Our daily round-up of news from the art world
Saudi Arabia Sentences Palestinian Artist & Poet to Death | A Palestinian poet and artist has been sentenced to death in Saudi Arabia for renouncing Islam. Ashraf Fayadh, a member of the Anglo-Saudi organisation Edge of Arabia who has curated exhibitions in Jeddah and at the Venice Biennale, has been given 30 days to appeal against the sentencing. Fayadh, who was arrested for his supposed heresy in January 2014, is accused of publicly blaspheming, promoting atheism and conducting ‘illicit relationships’ with women. He denies all charges. If Fayadh appeals, the result may well decide the future of Saudi Arabia’s fledgling arts community.
Australian Government Overhauls Arts ‘Slush Fund’ | Good news for the Australian arts community. Prime Minister Malcolm Turnbull’s government has made moves towards restructuring a controversial arts funding scheme introduced by the previous administration, which was widely criticised as vulnerable to political interference. According to the Sydney Morning Herald, the Australia Council will be returned the $32 million that was stripped from it under the last government.
Lyon Festival of Light Cancelled | Gérard Collomb, the mayor of Lyon, has announced that the city’s annual Festival of Light is to be cancelled this year due to an ‘elevated’ risk of terrorist threat following last Friday’s massacres in Paris. According to Le Journal des Arts, the Festival, which was scheduled for 8 December, will be replaced by an homage to the victims of the Paris attacks. It will doubtless be an altogether more solemn affair than originally expected.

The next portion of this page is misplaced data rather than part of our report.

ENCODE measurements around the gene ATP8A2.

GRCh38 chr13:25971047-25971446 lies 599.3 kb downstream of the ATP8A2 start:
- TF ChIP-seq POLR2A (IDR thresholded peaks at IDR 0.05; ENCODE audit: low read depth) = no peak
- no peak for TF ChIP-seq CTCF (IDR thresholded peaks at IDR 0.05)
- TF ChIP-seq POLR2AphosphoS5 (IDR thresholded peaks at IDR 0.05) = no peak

UK Art Donors: More Support Needed for Regional Galleries | Art dealers Ivor Braka and Thomas Dane have donated works by artists including Tracey Emin and Gilbert & George to Manchester’s Whitworth Gallery, calling on other potential philanthropists to make similar donations to regional galleries. According to the BBC, Braka stated that British galleries outside London were ‘not up to the standard’ found in the US, describing them as ‘tired’. It can only be hoped that others follow their example.
Bob & Roberta Smith Writes Letter of Protest to George Osborne | Artist and campaigner Bob & Roberta Smith has written an open letter to UK Chancellor George Osborne, criticising the British government’s attitude towards art education with particular reference to the Cass School, where Smith himself is a tutor. He will be reading the letter in public at London’s William Morris gallery this evening, though whether the Chancellor will respond remains to be seen.
Michael McGinnis to Step Down as President of Phillips | After 16 years at Phillips, the auction house’s President Michael McGinnis is to step down and leave the company, reports ArtNews. McGinnis, who is leaving to pursue a career in the ‘non-auction side of the art business’, will serve his last day on 30 November. It is as yet unclear who will replace him as President.